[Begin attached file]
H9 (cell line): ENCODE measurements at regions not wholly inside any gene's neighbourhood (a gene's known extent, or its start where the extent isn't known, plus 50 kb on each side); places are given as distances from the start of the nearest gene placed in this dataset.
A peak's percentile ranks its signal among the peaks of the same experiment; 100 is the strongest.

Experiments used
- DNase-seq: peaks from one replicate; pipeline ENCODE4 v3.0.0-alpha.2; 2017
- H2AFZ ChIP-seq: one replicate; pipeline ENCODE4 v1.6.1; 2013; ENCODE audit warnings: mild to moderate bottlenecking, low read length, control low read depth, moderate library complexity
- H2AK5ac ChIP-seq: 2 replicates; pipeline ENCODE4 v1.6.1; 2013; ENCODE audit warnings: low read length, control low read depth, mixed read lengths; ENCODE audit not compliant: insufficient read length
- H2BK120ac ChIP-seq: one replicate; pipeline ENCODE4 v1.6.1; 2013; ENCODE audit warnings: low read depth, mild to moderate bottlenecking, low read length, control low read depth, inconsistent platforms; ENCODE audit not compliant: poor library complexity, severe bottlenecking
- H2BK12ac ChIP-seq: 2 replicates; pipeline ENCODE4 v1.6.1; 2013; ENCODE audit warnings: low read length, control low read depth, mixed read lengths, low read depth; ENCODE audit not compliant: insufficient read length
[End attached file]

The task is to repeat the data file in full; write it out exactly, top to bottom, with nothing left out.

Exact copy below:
H9 (cell line): ENCODE measurements at regions not wholly inside any gene's neighbourhood (a gene's known extent, or its start where the extent isn't known, plus 50 kb on each side); places are given as distances from the start of the nearest gene placed in this dataset.
A peak's percentile ranks its signal among the peaks of the same experiment; 100 is the strongest.

Experiments used
- DNase-seq: peaks from one replicate; pipeline ENCODE4 v3.0.0-alpha.2; 2017
- H2AFZ ChIP-seq: one replicate; pipeline ENCODE4 v1.6.1; 2013; ENCODE audit warnings: mild to moderate bottlenecking, low read length, control low read depth, moderate library complexity
- H2AK5ac ChIP-seq: 2 replicates; pipeline ENCODE4 v1.6.1; 2013; ENCODE audit warnings: low read length, control low read depth, mixed read lengths; ENCODE audit not compliant: insufficient read length
- H2BK120ac ChIP-seq: one replicate; pipeline ENCODE4 v1.6.1; 2013; ENCODE audit warnings: low read depth, mild to moderate bottlenecking, low read length, control low read depth, inconsistent platforms; ENCODE audit not compliant: poor library complexity, severe bottlenecking
- H2BK12ac ChIP-seq: 2 replicates; pipeline ENCODE4 v1.6.1; 2013; ENCODE audit warnings: low read length, control low read depth, mixed read lengths, low read depth; ENCODE audit not compliant: insufficient read length